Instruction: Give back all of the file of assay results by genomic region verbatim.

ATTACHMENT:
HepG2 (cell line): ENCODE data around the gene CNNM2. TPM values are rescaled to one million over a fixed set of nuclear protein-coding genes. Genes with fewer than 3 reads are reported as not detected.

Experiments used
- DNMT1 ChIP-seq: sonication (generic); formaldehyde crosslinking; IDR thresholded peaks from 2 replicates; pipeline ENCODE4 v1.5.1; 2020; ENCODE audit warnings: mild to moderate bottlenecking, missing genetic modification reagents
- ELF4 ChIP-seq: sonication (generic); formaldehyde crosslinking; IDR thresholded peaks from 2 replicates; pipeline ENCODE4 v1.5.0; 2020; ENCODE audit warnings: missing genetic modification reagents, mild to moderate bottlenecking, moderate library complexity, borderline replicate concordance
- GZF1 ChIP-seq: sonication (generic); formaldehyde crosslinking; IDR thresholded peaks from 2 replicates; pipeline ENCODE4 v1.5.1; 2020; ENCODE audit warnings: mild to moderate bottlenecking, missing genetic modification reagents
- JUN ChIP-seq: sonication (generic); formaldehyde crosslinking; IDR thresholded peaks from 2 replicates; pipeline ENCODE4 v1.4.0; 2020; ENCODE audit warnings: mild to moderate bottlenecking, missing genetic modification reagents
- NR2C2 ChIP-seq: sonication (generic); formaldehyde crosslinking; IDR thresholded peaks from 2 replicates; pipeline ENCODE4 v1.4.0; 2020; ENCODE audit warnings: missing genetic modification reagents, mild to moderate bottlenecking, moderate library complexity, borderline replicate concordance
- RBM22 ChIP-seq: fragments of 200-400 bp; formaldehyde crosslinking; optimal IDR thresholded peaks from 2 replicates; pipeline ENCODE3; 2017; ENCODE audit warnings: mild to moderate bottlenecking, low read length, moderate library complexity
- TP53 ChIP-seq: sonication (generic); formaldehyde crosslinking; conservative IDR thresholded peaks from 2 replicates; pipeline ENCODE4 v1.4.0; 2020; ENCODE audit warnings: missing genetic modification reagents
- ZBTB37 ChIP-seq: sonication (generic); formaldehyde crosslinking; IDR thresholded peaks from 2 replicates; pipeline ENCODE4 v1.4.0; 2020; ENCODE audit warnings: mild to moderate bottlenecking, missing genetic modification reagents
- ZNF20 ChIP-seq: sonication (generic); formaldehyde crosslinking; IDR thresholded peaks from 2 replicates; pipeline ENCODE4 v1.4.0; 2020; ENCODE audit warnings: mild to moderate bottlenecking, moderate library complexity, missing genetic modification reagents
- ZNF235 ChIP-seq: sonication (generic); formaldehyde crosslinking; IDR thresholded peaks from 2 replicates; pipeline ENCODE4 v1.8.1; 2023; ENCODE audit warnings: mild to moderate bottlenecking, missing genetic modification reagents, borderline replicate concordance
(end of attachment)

HepG2 (cell line): ENCODE data around the gene CNNM2. TPM values are rescaled to one million over a fixed set of nuclear protein-coding genes. Genes with fewer than 3 reads are reported as not detected.

Experiments used
- DNMT1 ChIP-seq: sonication (generic); formaldehyde crosslinking; IDR thresholded peaks from 2 replicates; pipeline ENCODE4 v1.5.1; 2020; ENCODE audit warnings: mild to moderate bottlenecking, missing genetic modification reagents
- ELF4 ChIP-seq: sonication (generic); formaldehyde crosslinking; IDR thresholded peaks from 2 replicates; pipeline ENCODE4 v1.5.0; 2020; ENCODE audit warnings: missing genetic modification reagents, mild to moderate bottlenecking, moderate library complexity, borderline replicate concordance
- GZF1 ChIP-seq: sonication (generic); formaldehyde crosslinking; IDR thresholded peaks from 2 replicates; pipeline ENCODE4 v1.5.1; 2020; ENCODE audit warnings: mild to moderate bottlenecking, missing genetic modification reagents
- JUN ChIP-seq: sonication (generic); formaldehyde crosslinking; IDR thresholded peaks from 2 replicates; pipeline ENCODE4 v1.4.0; 2020; ENCODE audit warnings: mild to moderate bottlenecking, missing genetic modification reagents
- NR2C2 ChIP-seq: sonication (generic); formaldehyde crosslinking; IDR thresholded peaks from 2 replicates; pipeline ENCODE4 v1.4.0; 2020; ENCODE audit warnings: missing genetic modification reagents, mild to moderate bottlenecking, moderate library complexity, borderline replicate concordance
- RBM22 ChIP-seq: fragments of 200-400 bp; formaldehyde crosslinking; optimal IDR thresholded peaks from 2 replicates; pipeline ENCODE3; 2017; ENCODE audit warnings: mild to moderate bottlenecking, low read length, moderate library complexity
- TP53 ChIP-seq: sonication (generic); formaldehyde crosslinking; conservative IDR thresholded peaks from 2 replicates; pipeline ENCODE4 v1.4.0; 2020; ENCODE audit warnings: missing genetic modification reagents
- ZBTB37 ChIP-seq: sonication (generic); formaldehyde crosslinking; IDR thresholded peaks from 2 replicates; pipeline ENCODE4 v1.4.0; 2020; ENCODE audit warnings: mild to moderate bottlenecking, missing genetic modification reagents
- ZNF20 ChIP-seq: sonication (generic); formaldehyde crosslinking; IDR thresholded peaks from 2 replicates; pipeline ENCODE4 v1.4.0; 2020; ENCODE audit warnings: mild to moderate bottlenecking, moderate library complexity, missing genetic modification reagents
- ZNF235 ChIP-seq: sonication (generic); formaldehyde crosslinking; IDR thresholded peaks from 2 replicates; pipeline ENCODE4 v1.8.1; 2023; ENCODE audit warnings: mild to moderate bottlenecking, missing genetic modification reagents, borderline replicate concordance